Concept and Intuition, Part 2: Prairie Modern

In Part 1, I proposed a model for the roles of concept and intuition and discussed how it played out in the Prairie Waters project.  In Part 2, I’m going to examine the Prairie Modern project.

It could, and perhaps should, be called Roads and Horizons.  It’s two projects that I banged together after the fact when I put this site together.  I felt neither project was strong enough to stand on its own and they are closely related.  

The roads came first.  I was driving along the highway connecting Edmonton and Calgary taking pictures in my head.  It occurred to me I should make an effort to take some of those photographs with a camera.

I went on excursions to photograph around roads.  I started by focusing on overpasses, but the results weren’t satisfying.  One winter morning I was wandering along a ditch overlooking the highway.  Rather than looking out into the surrounding fields away from the road - a more conventional point of view - I was looking back onto the road.  

Pair, Alberta, 2005

Pair, Alberta, 2005

Roads are often framed as a visual pathway leading into a scene.  The view from side appealed to me because it shows the road slicing through the landscape.

I included objects in and around the roads as integral parts of the composition.  I was interested in drawing attention to mundane details often excluded from the frame.

Farmhouse, Alberta, 2005

Later I began simplifying the scenes into horizontal lines.  This was in part a response to observing how completely these landscapes have been transformed and groomed by people.  It's like the landscape has been machined into this simpler form.  

After Gursky, Alberta, 2005

I also stumbled upon the idea of framing scenes to include the top of the road as the foreground. 

Cracked, Alberta, 2005

Pond, Alberta, 2005

Such variations seem informed by both concept and intuition.  

Driving through the prairie provided ample time to consider concepts, perhaps to the point where I was getting in the way of myself.  

I was seeking more abstract images.  I imagined photographs with a few, simple bands of colour like a Rothko painting.  That contrasted elegantly with the Prairie Waters photographs which I likened to abstract expressionist paintings.  But that search became frustrating because roads are usually a messier affair.  My pursuit of an idealized landscape could blind me to the one in front of me.  Or perhaps I just needed to be more committed to finding those simplified landscapes.  At the time, I felt I was driving into a cul-de-sac.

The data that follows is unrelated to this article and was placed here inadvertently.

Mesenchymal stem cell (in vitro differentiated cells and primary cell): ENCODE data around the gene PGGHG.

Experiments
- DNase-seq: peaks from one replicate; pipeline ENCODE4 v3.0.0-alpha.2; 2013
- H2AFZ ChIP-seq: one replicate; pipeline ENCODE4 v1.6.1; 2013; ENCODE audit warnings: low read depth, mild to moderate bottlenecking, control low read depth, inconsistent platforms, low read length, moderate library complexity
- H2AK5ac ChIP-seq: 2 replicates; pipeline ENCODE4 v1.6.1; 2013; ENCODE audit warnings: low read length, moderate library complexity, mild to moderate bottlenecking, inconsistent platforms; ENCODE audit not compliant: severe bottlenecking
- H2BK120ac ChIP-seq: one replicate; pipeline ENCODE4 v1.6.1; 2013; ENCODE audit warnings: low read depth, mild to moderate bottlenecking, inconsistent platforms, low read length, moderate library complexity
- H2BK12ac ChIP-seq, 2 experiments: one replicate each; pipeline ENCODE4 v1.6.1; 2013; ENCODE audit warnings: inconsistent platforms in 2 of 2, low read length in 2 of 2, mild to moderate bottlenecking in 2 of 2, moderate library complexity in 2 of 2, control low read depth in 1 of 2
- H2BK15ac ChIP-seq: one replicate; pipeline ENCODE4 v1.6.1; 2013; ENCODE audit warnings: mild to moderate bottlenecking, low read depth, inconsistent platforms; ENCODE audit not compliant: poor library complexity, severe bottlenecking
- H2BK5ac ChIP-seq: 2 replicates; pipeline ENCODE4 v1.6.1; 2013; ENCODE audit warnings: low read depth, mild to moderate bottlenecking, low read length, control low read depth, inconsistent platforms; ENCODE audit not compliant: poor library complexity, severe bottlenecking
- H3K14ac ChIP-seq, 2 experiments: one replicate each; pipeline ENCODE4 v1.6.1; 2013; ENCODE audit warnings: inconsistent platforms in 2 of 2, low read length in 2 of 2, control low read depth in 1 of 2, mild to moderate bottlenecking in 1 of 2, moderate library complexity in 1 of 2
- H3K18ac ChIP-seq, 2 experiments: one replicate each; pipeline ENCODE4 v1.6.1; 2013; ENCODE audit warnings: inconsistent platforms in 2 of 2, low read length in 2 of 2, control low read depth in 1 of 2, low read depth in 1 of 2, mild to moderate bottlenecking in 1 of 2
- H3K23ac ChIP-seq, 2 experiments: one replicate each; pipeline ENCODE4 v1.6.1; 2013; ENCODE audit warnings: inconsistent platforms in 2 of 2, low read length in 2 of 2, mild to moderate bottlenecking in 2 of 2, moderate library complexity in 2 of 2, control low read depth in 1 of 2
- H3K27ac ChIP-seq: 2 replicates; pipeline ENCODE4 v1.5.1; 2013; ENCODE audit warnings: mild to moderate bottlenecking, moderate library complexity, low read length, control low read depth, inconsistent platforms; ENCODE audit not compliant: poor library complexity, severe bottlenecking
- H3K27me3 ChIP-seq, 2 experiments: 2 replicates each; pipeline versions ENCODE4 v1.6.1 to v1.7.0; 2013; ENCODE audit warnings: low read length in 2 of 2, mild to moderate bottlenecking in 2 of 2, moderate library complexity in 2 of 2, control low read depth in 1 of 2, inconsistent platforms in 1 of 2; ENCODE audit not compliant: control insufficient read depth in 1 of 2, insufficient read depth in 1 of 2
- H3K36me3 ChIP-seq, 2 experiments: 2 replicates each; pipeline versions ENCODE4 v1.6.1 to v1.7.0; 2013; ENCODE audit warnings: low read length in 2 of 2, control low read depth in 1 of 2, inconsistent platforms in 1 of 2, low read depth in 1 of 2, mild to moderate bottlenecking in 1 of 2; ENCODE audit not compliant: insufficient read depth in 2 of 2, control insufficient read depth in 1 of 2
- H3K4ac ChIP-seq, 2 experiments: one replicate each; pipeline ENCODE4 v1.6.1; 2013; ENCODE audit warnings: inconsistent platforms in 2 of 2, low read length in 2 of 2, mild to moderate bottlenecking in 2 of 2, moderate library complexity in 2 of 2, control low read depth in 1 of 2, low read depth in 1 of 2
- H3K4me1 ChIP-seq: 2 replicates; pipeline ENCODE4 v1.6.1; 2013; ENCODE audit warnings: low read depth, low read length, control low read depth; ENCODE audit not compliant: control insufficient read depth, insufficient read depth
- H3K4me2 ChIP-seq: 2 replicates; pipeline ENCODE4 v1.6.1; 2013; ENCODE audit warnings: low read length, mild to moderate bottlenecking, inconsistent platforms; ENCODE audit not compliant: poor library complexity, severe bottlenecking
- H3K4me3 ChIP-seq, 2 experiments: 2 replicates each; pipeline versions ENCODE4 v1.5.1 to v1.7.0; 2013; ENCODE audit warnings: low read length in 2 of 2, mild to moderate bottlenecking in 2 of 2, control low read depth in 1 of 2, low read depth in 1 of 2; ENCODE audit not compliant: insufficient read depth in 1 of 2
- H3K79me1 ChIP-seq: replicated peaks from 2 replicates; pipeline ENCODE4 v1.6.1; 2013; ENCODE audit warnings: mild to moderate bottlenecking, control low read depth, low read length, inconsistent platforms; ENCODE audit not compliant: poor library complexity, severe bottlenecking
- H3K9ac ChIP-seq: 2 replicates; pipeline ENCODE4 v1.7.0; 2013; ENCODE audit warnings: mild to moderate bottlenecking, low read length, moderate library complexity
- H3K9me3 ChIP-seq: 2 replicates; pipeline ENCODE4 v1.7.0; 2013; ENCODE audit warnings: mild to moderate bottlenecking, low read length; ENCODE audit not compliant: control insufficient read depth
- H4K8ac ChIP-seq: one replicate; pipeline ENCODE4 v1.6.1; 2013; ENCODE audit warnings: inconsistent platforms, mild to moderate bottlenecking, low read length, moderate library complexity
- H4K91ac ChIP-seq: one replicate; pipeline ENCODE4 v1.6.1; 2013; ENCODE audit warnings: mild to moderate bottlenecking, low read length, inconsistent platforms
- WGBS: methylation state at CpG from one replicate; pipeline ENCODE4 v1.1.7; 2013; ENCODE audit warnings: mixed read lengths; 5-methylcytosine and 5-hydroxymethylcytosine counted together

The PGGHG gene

One evening, I was driving to an area where I planned to spend a few days photographing roads.  I had gotten a late start, so as twilight arrived I was mostly focused on reaching my destination.  I came upon a pile of grain.  It seemed like a pyramid.  Even though it wasn’t a road I felt compelled to stop and photograph it.

Prairie Pyramid, Alberta, 2005

I liked the idea of that photograph so much I abandoned the roads and spent the next several days making photographs of smallish things on the horizon.  This was one of them.

Tractor, Alberta, 2005

I sought more like this and found a few adhering to the strict format:

Canola Power, Alberta, 2005

Herd of Deer, Alberta, 2006

But again, they were difficult to find and I became frustrated.  It’s an interesting concept, but one that requires more patience.  I was very pleased with the deer.  I wanted some cattle and horses.  Rather than hoping to come upon such a scene by chance (as I did with the deer) I could have improved my chances by working with farmers.    

I made other photographs that were similar, but less stringent in their constraints, more informed by intuition.   

Prairie Sundial, Alberta, 2005

A Touch of Green, Alberta, 2005

When pulled together, the resulting portfolio reflects this series of partially developed threads.  I might have benefited from giving intuition freer reign.  For example, just photographing the roads as I found them without concern for a high degree of abstraction.  The Prairie Waters photographs were never as abstract as I imagined them anyway!  Alternatively, I might have benefited from stronger conceptually imposed constraints.  For instance, I could have photographed from the tops of roads, but always using the same focal length and placing the far edge of the road on the ⅓ line.  Or I might have continued to work on the ‘things on the horizon’ project to slowly accumulate more.  Of course, there’s nothing stopping me from trying any or all of these approaches in the future. 

There was certainly a lot of toing and froing between concept and intuition.  It generated interesting sub-themes and variations.  I might have achieved greater impact by more cohesively developing fewer ideas.  Or I could have generated more variation with a less constrained approach.  I wonder how it comes comes across in the Prairie Modern portfolio?  Let me know in the comments.    

Six Bins, Alberta, 2005